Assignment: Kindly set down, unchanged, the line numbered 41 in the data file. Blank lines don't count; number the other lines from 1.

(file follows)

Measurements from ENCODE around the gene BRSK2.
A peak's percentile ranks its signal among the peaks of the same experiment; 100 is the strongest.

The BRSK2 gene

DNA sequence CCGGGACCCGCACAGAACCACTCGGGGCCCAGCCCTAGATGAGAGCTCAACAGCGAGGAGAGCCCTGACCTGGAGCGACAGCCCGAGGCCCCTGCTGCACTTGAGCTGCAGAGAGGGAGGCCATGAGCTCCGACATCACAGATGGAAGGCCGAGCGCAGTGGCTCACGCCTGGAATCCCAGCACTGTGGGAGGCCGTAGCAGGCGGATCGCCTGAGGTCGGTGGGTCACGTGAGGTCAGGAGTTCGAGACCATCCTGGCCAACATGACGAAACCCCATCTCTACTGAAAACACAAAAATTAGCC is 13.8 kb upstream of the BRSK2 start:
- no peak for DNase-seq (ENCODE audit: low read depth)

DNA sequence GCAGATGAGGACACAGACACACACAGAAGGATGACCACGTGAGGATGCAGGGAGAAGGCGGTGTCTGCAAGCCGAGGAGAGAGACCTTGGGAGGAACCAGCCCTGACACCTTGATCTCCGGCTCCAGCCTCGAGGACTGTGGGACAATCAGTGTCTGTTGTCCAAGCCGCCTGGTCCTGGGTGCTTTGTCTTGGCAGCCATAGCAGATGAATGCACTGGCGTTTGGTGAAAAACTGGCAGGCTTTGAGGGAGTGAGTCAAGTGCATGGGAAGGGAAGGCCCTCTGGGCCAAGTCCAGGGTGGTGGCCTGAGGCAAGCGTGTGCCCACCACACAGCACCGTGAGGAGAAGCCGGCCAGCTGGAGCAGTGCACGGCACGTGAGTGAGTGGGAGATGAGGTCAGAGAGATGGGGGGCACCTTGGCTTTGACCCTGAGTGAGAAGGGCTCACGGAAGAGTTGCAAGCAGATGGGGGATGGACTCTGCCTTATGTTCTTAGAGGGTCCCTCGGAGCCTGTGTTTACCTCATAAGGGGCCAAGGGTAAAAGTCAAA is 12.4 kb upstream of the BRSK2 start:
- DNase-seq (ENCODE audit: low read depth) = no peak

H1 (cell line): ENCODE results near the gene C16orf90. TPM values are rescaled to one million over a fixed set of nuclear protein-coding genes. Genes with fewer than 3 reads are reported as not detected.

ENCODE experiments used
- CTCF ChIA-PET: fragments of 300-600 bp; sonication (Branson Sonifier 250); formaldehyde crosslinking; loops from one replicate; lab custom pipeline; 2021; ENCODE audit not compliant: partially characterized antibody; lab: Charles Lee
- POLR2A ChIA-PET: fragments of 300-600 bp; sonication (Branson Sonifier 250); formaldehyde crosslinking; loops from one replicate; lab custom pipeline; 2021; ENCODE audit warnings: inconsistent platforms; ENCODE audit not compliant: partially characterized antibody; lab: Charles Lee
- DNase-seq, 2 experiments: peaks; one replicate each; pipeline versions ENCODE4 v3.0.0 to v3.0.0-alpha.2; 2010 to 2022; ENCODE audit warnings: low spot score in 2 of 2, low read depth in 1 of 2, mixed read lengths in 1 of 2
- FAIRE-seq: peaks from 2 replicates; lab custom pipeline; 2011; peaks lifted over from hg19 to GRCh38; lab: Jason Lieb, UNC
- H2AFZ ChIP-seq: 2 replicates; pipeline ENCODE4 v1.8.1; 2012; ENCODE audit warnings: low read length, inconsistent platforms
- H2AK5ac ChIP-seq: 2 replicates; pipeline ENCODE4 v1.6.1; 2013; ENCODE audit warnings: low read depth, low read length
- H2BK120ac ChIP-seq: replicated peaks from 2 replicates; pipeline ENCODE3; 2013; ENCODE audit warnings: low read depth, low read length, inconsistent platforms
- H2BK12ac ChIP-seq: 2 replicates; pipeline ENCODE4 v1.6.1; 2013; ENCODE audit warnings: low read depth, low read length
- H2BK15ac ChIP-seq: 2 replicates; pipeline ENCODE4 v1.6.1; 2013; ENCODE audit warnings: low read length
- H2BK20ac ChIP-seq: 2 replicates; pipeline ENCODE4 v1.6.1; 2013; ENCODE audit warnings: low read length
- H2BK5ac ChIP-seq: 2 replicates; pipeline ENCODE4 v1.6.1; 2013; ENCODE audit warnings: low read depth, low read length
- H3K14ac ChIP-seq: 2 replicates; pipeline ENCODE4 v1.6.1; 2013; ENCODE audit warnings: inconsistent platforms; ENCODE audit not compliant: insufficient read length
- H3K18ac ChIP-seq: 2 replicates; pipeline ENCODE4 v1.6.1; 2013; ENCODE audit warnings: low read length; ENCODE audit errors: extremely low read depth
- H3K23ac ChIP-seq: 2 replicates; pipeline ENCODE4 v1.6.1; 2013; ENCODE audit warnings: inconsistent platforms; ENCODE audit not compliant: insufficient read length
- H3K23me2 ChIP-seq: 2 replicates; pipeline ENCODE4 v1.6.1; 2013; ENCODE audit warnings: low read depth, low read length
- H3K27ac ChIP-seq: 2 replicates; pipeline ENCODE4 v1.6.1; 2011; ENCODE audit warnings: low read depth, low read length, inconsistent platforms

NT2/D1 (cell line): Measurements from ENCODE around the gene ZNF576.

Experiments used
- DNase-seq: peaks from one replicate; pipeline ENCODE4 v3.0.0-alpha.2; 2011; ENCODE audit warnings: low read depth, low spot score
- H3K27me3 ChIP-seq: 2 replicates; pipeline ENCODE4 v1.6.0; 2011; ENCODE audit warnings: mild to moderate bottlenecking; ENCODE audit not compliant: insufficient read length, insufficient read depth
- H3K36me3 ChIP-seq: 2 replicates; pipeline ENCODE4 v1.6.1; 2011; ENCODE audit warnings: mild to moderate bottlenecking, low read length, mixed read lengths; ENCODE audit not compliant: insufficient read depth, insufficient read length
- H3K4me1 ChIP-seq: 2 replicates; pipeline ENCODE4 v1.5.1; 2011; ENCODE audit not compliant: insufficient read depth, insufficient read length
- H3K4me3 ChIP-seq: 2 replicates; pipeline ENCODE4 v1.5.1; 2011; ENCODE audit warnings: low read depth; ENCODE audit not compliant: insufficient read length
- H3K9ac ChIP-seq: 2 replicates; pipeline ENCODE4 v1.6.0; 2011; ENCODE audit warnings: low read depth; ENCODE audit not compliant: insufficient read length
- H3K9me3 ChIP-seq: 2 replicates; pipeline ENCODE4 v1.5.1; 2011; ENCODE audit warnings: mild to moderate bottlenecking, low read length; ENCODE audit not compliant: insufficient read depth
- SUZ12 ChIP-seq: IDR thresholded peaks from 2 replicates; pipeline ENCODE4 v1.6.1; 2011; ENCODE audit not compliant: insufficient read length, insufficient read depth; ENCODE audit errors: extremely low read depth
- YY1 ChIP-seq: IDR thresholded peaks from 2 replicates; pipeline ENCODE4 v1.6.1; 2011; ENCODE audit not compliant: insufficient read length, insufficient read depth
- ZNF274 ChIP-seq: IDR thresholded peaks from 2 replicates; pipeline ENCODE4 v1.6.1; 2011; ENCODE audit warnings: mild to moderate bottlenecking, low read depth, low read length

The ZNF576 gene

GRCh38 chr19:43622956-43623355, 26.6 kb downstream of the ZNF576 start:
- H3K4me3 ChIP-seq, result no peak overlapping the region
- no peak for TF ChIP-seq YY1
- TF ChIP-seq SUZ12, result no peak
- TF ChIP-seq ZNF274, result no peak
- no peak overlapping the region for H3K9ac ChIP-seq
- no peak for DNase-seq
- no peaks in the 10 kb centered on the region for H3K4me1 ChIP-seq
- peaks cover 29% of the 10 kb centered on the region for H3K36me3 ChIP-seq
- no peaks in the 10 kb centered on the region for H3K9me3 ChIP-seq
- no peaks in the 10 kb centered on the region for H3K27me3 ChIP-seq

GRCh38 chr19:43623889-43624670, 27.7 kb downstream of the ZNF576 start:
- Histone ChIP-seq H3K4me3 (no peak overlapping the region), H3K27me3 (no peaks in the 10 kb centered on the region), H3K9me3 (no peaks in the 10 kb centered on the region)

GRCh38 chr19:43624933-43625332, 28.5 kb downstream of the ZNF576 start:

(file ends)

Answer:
- no peak for TF ChIP-seq YY1